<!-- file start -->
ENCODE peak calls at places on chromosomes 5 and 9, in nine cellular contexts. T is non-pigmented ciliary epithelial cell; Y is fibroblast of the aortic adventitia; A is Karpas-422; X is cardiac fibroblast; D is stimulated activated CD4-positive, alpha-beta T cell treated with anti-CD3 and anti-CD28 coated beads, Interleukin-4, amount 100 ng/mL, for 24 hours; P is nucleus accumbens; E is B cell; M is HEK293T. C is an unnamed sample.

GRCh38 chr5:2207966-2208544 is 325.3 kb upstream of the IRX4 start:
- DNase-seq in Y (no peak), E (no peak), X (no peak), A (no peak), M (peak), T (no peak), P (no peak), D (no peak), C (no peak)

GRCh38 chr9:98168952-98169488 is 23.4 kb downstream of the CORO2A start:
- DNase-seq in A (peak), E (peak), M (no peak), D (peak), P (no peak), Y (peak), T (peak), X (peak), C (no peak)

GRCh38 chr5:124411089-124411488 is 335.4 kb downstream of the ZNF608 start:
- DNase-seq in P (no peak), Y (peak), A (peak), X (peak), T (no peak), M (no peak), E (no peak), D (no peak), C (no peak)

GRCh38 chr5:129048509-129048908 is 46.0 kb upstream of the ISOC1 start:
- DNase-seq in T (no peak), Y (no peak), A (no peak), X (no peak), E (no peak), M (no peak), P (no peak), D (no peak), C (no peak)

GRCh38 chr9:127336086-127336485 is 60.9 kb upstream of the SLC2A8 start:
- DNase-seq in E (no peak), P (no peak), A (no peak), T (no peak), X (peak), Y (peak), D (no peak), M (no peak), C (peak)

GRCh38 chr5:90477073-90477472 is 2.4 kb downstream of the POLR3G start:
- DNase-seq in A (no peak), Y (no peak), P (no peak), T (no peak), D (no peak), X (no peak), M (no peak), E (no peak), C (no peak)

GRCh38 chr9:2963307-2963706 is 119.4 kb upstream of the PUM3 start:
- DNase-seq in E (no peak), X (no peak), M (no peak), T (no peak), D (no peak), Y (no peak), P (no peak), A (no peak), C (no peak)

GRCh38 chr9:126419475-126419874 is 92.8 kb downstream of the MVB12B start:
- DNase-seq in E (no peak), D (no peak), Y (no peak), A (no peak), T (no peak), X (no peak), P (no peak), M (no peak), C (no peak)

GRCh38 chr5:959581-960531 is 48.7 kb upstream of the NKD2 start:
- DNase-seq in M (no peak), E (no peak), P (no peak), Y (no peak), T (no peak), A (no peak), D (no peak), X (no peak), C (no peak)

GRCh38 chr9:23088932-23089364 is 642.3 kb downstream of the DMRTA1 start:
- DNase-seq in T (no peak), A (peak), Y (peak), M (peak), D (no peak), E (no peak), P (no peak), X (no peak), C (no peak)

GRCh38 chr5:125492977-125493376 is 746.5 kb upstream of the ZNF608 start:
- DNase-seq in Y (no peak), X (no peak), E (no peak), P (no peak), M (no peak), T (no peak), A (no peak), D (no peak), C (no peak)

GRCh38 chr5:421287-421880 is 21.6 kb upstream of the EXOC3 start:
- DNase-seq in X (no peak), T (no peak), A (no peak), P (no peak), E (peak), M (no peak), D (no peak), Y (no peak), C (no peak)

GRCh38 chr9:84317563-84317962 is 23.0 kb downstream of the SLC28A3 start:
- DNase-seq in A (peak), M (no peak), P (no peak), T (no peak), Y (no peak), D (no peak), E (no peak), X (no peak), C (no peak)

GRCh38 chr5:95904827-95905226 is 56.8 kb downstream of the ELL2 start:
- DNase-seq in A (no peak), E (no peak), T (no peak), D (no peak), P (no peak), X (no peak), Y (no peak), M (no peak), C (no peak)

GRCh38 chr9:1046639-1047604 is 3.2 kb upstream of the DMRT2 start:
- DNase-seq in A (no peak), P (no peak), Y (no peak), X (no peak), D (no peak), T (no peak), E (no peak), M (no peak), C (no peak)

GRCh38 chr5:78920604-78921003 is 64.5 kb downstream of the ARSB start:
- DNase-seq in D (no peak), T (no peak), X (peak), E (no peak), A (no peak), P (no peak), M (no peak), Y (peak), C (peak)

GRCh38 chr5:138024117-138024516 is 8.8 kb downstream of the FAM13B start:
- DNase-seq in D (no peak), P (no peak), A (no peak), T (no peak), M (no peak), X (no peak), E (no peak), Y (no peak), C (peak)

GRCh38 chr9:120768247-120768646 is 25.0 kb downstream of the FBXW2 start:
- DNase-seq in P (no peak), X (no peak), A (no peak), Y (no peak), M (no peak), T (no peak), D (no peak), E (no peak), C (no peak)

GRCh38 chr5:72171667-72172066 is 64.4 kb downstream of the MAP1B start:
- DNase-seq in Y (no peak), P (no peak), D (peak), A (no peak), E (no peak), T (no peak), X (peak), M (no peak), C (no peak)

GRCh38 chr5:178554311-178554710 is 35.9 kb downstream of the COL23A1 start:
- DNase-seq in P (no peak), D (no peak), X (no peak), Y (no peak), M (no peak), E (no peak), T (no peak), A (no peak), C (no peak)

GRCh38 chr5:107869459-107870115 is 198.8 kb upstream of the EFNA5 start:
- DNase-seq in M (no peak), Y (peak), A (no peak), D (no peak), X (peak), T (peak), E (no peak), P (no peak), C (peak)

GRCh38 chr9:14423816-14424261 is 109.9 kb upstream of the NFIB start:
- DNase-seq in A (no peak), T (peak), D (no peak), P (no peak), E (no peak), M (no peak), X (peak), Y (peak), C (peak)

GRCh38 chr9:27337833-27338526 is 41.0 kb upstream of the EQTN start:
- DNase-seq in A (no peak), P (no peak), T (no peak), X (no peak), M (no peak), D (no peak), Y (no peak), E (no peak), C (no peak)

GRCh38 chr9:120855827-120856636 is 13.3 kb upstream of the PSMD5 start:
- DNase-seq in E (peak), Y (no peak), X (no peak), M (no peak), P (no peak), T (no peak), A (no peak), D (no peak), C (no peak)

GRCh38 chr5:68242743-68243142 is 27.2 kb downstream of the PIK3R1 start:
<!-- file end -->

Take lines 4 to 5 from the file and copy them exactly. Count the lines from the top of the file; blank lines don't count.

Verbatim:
GRCh38 chr9:98168952-98169488 is 23.4 kb downstream of the CORO2A start:
- DNase-seq in A (peak), E (peak), M (no peak), D (peak), P (no peak), Y (peak), T (peak), X (peak), C (no peak)